Israel and Palestine: The South African alternative

Combating Zionism requires a vision that pays no credence to ethno-nationalism. As the world reconsiders the one-state solution, South Africa should lead the way.

Image: Alisdare Hickson (via Flickr CC).

There can be no reconciliation unless both peoples, two communities of suffering, resolve that their existence is a secular fact, and that it has to be dealt with as such… Once we grant that Palestinians and Israelis are there to stay, then the decent conclusion has to be the need for peaceful coexistence and genuine reconciliation.

– Edward Said, 1999

The situation in Palestine is dreadful. The United Nations warns that the Gaza Strip will be incapable of supporting human life by 2020. Palestinians in the occupied territory have been demonstrating every week since March 2018 against the loss of basic service provision due to Israel’s land, air and sea blockade which now enters its 12th year. Over the course of these demonstrations, 190 ordinary Palestinians were killed and 28,000 were injured. The United Nations has said that Israel may have been guilty of committing war crimes by deliberately targeting unarmed civilians with live ammunition.

In 2003, Tony Judt infamously declared that Israel was “an anachronism.” Consider, that the western democratic world almost unanimously decries any state which is founded upon an ethno-nationalist ideology, accompanied with some marriage of religion and state, as well as the inevitable relegation of groups of people outside this ideal-type to second-class standing, systematically or otherwise. Consider again, that this state, is effectively Israel.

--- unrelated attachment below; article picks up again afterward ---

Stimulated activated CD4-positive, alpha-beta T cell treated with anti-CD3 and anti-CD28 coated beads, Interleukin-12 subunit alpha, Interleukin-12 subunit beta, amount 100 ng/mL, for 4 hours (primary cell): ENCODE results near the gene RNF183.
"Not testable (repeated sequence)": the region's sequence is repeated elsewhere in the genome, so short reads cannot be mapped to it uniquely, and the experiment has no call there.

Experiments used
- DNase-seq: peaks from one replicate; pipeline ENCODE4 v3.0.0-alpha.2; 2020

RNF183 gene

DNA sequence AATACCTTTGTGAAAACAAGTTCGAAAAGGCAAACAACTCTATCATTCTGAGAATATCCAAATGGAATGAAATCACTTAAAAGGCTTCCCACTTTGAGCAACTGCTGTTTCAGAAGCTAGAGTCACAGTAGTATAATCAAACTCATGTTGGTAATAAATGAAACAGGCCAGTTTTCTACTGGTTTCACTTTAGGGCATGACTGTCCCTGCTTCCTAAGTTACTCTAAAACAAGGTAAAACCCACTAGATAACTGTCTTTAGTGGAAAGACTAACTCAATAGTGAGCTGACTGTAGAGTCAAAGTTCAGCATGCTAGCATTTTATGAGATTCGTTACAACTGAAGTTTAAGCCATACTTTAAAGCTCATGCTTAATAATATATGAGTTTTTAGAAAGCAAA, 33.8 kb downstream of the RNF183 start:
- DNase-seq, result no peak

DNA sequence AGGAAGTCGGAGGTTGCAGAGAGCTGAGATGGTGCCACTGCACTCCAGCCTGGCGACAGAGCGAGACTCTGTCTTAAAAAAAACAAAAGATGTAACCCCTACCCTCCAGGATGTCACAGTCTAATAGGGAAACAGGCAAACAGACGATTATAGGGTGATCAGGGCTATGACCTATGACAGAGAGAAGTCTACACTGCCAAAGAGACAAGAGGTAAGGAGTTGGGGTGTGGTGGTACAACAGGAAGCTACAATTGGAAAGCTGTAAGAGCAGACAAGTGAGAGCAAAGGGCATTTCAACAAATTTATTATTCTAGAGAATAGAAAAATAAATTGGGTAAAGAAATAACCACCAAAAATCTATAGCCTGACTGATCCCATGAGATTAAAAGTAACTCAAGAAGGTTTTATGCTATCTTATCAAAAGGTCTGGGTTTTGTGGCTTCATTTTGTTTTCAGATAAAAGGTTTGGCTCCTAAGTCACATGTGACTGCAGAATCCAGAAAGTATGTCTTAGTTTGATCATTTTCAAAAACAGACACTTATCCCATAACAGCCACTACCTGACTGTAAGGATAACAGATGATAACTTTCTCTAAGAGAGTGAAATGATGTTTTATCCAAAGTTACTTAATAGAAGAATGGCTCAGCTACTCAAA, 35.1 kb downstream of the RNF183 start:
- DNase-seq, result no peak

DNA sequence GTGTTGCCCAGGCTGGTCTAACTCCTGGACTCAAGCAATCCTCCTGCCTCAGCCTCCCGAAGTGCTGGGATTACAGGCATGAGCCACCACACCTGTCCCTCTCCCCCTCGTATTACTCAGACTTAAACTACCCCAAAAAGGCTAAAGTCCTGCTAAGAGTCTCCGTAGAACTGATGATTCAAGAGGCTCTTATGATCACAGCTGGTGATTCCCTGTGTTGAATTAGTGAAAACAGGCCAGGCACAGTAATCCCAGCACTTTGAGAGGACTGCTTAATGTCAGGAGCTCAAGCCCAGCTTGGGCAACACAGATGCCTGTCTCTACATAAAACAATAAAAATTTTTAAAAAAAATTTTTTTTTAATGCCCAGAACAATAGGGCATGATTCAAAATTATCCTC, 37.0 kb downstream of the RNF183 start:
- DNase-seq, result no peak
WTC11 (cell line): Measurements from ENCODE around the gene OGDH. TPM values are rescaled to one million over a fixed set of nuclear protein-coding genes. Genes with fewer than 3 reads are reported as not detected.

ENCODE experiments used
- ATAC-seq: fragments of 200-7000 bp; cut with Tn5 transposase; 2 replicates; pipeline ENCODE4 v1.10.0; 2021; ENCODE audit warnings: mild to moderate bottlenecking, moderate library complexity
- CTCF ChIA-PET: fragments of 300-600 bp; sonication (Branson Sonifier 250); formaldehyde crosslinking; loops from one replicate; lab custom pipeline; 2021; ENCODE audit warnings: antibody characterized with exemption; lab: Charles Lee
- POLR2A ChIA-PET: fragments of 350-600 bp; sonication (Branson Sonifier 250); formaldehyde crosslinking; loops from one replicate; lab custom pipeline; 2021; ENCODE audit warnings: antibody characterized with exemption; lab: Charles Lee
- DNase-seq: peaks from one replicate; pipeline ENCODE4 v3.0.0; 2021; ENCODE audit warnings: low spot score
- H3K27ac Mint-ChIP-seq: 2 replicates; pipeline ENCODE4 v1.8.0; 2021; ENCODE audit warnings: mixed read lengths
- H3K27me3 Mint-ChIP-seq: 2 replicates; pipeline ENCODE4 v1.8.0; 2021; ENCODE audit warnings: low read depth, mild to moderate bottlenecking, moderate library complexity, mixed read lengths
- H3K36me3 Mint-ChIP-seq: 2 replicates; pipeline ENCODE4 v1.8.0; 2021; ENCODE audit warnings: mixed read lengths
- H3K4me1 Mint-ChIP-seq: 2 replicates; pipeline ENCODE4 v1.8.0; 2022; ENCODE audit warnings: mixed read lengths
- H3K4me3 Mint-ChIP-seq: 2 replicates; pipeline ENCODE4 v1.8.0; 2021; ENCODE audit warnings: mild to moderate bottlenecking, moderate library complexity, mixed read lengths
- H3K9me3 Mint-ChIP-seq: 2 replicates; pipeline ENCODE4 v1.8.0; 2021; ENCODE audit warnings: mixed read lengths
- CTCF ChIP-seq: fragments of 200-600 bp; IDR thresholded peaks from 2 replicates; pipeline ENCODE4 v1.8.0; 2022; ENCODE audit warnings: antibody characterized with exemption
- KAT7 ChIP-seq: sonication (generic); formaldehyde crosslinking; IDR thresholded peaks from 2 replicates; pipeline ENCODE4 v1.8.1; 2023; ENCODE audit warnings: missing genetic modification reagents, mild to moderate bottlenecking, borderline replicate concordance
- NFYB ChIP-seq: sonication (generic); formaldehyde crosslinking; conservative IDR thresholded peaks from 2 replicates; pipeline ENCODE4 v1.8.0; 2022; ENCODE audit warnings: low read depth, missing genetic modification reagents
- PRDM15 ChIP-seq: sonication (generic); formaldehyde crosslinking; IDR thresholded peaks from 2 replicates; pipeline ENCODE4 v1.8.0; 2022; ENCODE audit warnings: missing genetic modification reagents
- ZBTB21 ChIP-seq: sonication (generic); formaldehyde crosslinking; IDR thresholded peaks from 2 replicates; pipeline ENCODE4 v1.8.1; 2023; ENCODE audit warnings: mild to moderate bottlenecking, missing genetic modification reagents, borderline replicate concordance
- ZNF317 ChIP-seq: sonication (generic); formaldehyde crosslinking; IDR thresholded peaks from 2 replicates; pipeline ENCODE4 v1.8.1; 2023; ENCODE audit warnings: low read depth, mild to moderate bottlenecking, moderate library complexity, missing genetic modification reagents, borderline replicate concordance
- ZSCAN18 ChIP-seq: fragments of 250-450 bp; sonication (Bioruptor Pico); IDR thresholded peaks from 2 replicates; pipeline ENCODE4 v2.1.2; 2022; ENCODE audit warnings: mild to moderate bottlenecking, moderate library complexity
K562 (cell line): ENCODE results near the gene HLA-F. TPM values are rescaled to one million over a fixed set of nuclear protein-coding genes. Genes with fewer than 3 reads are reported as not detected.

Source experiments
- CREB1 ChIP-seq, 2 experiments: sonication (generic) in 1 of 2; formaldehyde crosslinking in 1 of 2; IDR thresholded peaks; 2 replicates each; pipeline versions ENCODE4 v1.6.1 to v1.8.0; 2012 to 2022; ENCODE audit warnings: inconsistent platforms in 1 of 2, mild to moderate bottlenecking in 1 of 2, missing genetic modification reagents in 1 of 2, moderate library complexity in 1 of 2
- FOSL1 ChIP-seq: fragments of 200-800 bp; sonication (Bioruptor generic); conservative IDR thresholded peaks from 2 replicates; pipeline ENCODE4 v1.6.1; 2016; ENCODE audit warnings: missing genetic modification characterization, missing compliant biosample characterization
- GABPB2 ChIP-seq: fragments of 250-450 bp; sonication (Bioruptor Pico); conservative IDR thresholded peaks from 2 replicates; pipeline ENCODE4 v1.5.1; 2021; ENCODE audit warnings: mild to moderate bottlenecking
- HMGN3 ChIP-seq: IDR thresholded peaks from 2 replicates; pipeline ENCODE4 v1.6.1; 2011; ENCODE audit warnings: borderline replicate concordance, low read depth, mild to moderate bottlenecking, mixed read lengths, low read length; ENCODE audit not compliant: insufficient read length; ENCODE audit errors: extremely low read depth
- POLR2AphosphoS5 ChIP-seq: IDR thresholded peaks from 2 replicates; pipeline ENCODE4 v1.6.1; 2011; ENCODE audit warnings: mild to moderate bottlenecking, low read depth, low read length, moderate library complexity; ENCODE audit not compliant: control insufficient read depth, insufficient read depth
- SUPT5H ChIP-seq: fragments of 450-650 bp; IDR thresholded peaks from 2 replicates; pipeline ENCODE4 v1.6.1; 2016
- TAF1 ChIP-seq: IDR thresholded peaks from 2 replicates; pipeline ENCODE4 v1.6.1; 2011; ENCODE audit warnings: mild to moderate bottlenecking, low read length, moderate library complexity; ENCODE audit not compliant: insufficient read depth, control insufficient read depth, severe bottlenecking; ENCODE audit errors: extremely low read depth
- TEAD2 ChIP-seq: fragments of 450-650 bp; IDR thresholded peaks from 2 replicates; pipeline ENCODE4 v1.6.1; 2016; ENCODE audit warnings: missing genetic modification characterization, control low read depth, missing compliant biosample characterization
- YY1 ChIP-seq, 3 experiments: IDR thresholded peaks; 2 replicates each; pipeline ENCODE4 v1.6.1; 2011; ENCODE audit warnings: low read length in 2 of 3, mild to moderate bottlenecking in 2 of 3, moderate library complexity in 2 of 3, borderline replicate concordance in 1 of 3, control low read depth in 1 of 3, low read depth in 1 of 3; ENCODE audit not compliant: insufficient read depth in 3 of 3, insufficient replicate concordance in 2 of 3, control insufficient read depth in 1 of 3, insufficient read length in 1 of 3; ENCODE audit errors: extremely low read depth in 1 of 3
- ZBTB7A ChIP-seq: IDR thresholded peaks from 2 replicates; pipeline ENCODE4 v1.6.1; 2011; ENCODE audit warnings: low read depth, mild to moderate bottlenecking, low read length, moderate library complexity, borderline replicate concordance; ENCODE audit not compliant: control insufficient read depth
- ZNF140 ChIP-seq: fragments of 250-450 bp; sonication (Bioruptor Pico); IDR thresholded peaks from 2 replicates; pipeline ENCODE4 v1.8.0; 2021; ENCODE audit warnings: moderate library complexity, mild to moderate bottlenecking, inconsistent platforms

Let’s be clear, and unapologetically so: Israel, in its current, Zionist form (which is a self-described Jewish and democratic state that simultaneously denies both integration of and self-determination to Palestine), must be opposed. That claim, however, is quite different from claiming that Jews have no right to exist. The Israeli government’s very project has been leading us to needlessly conflate the two, and falsely believe that protecting against the latter claim depends on sustaining Israel’s current form.

It’s obvious to say that opposing Afrikaner nationalism is not tantamount to opposing Afrikaner people. Equally, to oppose Zulu nationalism is not to oppose Zulu people. This is as much the case in opposing Zionism, and its adoption as the chief ethos underpinning Israel. As Israel’s raison d’être, Zionism maintains that Jews possess a pre-ordained, biblical right to the Israel and Palestine territories, an entitlement sharpened by the desire for a Jewish sanctuary after the horrific genocide that was the Shoah. Beyond this, it seeks a fundamentally Jewish character in the governance of the Israeli state, or as Virginia Tiley put it, for its public institutions to enshrine “permanent Jewish ethno-nationalist ascendancy.”

Here’s the thing. While Israel’s original inception understandably depended on a legitimate, initial victimization, it now sustains itself through a constant re-victimization in spite of things being markedly different from the time it was created. In doing so, it purports to face perpetual existential threat from Palestinian belligerents by first creating the very conditions for Palestinians to seek belligerence, and predictably crying victim when Palestinians are unsurprisingly, belligerent.